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The art of difficulty: What’s the best way to make games harder?

difficulty in games - Malenia Elden Ring
Image: Bandai Namco/FromSoftware (Elden Ring)

Easy. Regular. Hurt Me Plenty. Hard. Nightmare. Realistic. No, I’m not talking about sex, I’m talking about difficulty modes in games. Arguably the first step in accessibility in gaming, scaling difficulty has enabled players of almost any ability level to partake in the medium.

Whether it was starting your first play-through of Call of Duty on ‘Easy’ when you were well below the age recommendation, or cranking things up to ‘Nightmare’ on DOOM Eternal to actually feel some semblance of a challenge as an adult, difficulty scales have helped us experience and enjoy games on our own terms.

When it comes to gauging struggle, there has been one prevailing method that seems to be the accepted way to do it — and by far least imaginative. Over the years there have been a variety of approaches to challenge, so let’s take a look at some of the most effective and unique ways of doing so.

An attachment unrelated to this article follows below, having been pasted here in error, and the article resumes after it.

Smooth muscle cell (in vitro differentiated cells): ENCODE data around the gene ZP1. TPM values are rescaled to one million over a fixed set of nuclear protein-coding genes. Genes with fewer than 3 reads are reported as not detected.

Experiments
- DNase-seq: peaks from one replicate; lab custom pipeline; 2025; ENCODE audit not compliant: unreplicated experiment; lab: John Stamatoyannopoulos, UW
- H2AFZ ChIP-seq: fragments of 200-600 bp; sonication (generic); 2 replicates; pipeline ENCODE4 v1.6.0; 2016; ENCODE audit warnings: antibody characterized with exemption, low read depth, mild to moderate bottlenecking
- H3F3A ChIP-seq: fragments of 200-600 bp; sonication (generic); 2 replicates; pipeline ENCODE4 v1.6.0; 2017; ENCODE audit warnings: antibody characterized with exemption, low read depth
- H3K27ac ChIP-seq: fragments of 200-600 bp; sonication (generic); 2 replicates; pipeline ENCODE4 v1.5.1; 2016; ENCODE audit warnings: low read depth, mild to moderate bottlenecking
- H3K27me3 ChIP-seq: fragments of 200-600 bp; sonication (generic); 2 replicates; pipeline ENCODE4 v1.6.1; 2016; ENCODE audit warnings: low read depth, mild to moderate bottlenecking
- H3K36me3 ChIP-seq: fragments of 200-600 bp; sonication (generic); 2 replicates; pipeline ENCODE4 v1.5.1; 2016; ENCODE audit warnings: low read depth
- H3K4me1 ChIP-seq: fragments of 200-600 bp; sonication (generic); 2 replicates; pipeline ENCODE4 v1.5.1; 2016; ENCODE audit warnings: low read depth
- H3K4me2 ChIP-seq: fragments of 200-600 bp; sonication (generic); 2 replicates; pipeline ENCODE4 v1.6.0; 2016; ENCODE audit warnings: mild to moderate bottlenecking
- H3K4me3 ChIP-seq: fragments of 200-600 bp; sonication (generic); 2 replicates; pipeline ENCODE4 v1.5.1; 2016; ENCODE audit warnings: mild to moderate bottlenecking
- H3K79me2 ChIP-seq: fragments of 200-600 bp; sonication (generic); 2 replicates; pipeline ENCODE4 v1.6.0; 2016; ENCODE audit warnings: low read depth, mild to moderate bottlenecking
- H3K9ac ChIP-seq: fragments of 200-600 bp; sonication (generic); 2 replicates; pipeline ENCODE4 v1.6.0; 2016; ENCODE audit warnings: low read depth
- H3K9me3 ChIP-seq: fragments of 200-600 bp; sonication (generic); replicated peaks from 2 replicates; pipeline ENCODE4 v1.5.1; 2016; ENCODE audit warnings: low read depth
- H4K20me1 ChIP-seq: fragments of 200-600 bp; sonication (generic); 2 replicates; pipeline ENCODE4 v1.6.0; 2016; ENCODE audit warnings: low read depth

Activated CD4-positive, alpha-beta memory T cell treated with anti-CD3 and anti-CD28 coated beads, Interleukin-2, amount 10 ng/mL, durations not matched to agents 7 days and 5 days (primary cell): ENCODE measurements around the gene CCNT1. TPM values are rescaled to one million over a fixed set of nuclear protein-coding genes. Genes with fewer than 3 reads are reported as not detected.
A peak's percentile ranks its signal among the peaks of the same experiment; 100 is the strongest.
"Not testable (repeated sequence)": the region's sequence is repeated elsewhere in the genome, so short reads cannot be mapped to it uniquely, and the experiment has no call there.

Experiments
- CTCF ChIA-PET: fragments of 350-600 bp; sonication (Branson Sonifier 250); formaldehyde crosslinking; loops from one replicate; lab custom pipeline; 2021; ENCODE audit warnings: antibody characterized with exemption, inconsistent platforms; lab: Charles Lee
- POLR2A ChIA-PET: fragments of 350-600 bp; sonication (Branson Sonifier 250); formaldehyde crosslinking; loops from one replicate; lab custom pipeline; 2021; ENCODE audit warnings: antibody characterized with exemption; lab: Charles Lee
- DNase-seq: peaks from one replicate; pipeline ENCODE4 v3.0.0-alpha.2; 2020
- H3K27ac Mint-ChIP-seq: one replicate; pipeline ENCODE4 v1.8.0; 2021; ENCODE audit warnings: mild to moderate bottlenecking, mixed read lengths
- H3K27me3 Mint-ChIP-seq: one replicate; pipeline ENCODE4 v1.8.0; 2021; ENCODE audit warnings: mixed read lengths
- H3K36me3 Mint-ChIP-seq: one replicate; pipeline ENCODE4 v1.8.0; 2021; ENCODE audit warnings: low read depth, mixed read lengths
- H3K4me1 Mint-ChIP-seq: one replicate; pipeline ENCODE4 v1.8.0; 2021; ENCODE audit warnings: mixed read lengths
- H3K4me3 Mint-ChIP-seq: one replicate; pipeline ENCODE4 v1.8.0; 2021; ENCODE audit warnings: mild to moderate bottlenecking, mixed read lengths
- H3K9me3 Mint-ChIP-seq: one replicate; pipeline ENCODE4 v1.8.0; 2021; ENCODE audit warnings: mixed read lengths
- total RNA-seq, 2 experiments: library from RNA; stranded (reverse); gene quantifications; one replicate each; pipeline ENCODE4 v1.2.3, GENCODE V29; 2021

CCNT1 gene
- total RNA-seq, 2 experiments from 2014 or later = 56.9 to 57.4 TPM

The easiest hard way

Let’s start with the most common method: tweaking the numbers. Most games simply take the easy way out of making their games more challenging by adjusting the sliders on health and damage. The harder the difficulty, the more damage enemies do and the more health they have. Likewise, the player finds themselves with less health and a lot less ammo to play with.

This bullet sponge approach does make things harder, but does it make things more interesting? While players must now think about managing their resources better and taking much better care of themselves, enemies that take an absolute age to kill because they simply have so much health isn’t exactly the best way to keep things fun.

So how can difficulty be tweaked in ways to do that?

Halo: Master Chief Collection
Image: Bungie/Microsoft (Halo: The Master Chief Collection)

AI evolved and custom difficulties

One of the more imaginative ways to change things up on harder difficulties is through the enemies a player may encounter. By changing enemy positioning on higher difficulties, upping the amounts of harder enemies, or even adding in new ones and bosses, you can bring in a fresh challenge that not only makes things harder but freshens up the player’s experience of the campaign.